Using CSS to Create Custom Scrollbar Thumb
Why do this?
When creating an HTML5 web app that supports dynamic rebranding, UI elements need to be recolored from a stylesheet. Using a linked or embedded graphic or .svg will not provide the highest level of instant customization. Solve this by drawing the UI controls using a stylesheet. Make sure the designer has a clear idea of what is visually possible using this technique. Generally rounded rectangles, linear gradients and drop shadows are all good.
I worked from a layered Photoshop file providing dimensions, radii, gradient color range and shadow effect. You can try an automated converter to get the CSS output but I did the work manually in a self-contained pairing of HTML and CSS files.
Create an HTML 5 file and add a div with a class name. I named mine thumbPreview.html and the div class “thumb”. I then put a CSS link in the head, and named it “thumb.css”. You can put all the css inside the HTML in a <style></style> section and keep it in one file, but I want to be able to switch the CSS so I linked to it. Divs nest from back to front: if you think of them as layers, the outermost div is the background. I added some divs to make a series of thin lines that are like grips – since they are inside the thumb they are insdie the thumb div.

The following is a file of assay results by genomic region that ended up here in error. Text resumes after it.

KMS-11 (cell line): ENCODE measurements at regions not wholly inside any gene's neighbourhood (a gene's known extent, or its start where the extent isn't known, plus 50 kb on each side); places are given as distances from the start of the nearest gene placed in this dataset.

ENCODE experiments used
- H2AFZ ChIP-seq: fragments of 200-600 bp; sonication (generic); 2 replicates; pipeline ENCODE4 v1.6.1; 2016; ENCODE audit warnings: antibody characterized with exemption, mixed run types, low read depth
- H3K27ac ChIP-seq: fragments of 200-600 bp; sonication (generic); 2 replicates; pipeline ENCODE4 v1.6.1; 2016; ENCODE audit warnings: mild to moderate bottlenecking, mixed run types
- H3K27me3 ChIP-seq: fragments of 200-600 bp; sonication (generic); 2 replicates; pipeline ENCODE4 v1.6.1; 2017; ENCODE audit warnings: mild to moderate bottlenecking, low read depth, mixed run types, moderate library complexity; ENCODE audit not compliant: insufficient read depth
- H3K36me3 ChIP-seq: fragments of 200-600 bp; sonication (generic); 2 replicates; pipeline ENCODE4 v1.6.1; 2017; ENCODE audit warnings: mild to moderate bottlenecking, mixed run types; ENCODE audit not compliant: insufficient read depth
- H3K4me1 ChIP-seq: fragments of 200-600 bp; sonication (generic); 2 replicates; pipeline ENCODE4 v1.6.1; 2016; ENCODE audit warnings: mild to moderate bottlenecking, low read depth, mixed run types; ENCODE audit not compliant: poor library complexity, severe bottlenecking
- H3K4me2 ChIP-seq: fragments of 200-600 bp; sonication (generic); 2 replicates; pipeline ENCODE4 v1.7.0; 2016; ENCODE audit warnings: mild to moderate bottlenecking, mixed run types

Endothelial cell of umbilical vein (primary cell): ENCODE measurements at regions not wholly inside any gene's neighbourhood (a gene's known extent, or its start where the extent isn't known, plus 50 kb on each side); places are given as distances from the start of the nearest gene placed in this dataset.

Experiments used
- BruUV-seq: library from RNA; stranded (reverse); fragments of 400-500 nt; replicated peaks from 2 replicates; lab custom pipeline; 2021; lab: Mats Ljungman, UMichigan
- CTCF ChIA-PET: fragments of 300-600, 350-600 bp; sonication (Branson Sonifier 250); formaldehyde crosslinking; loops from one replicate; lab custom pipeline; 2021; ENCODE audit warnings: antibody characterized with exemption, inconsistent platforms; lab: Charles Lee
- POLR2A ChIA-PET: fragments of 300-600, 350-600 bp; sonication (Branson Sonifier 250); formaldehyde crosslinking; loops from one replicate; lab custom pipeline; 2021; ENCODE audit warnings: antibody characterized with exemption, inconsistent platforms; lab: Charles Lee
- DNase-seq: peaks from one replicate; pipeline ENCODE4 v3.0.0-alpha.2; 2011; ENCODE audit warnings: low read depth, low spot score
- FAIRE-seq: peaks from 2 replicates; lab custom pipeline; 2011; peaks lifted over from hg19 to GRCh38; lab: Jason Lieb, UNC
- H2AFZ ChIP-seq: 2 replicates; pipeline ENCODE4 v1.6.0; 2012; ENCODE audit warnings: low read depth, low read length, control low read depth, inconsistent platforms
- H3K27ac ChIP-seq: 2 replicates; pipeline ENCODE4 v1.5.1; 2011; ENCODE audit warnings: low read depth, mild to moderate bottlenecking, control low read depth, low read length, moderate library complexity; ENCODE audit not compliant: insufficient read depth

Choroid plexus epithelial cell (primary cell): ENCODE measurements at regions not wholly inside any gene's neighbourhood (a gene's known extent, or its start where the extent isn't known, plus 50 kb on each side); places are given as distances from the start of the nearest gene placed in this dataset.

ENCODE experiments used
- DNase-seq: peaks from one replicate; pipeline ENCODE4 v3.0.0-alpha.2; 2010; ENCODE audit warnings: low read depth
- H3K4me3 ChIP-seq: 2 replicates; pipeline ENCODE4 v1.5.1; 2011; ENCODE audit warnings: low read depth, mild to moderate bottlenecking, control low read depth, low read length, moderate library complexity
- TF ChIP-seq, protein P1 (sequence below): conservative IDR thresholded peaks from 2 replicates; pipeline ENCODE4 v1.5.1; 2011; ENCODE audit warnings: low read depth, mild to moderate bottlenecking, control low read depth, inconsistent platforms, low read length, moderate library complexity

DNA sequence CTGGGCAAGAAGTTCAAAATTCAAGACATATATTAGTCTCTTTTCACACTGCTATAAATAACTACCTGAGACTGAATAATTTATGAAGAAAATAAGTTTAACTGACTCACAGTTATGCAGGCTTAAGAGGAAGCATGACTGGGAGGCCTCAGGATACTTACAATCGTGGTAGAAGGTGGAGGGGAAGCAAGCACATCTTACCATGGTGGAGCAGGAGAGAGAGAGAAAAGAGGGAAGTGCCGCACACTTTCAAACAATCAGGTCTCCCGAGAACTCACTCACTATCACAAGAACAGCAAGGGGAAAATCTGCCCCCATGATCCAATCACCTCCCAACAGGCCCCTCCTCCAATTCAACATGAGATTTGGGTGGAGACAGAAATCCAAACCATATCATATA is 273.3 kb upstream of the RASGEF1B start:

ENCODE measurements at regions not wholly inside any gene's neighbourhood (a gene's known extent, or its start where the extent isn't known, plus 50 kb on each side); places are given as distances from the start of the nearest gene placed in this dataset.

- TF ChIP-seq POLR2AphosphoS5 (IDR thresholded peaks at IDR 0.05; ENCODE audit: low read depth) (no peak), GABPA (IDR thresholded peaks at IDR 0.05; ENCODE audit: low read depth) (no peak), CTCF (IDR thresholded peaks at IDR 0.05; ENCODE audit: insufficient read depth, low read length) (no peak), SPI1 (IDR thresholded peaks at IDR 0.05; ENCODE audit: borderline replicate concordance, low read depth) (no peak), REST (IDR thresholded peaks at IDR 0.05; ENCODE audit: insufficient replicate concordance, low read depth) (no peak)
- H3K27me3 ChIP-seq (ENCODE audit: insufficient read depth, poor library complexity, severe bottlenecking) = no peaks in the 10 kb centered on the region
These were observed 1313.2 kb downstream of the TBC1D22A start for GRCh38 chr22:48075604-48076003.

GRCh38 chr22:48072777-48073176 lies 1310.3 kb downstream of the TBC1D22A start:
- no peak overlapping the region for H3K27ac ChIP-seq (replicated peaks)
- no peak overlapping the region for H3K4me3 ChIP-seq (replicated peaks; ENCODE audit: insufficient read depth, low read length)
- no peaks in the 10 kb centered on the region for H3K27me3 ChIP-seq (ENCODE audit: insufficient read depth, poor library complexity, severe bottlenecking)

Next I created the CSS file and put in @charset “utf-8”; in first line and a comment about what the file is used for. I copied and pasted the shadow and gradation styles, used the PSD comp for dimensions, and used margins and padding to space and locate the grips.
Here it is in a jsFiddle:
I refreshed a page I had already created using the custom scrollbar to see the new CSS-based thumb appear in place of the png version. I realized that I had used the offset property to shit the png graphic so that it was centered over the trackbar – I would have to move the div in the stylesheet to recenter it. This was accomplished by added a margin-left to the thumb.
I renamed all divs to have the mCSB_ prefix to follow convention and informally namespace everything in case another developer decided to create a “thumb” class.
I still hadn’t addressed horizontal scrolling. This was handled via CSS Sprites before. You can see what it looks like without making any changes by changing the horizontalScroll attribute to true near the bottom of the html in the jsFiddle above.
Back to thumbPreview.html and thumb.css to create the horizontal variant. since mCSB scrollbar uses a class modifier to make the horizontal version, I followed suit using .mCSB_horizontal class name.
Most of the changes to make the horizontal version was swapping values between the vertical and horizontal for placement. Gradation and shadows stay the same. Some margin values had to change to allow the “grip” elements to stack horizontally.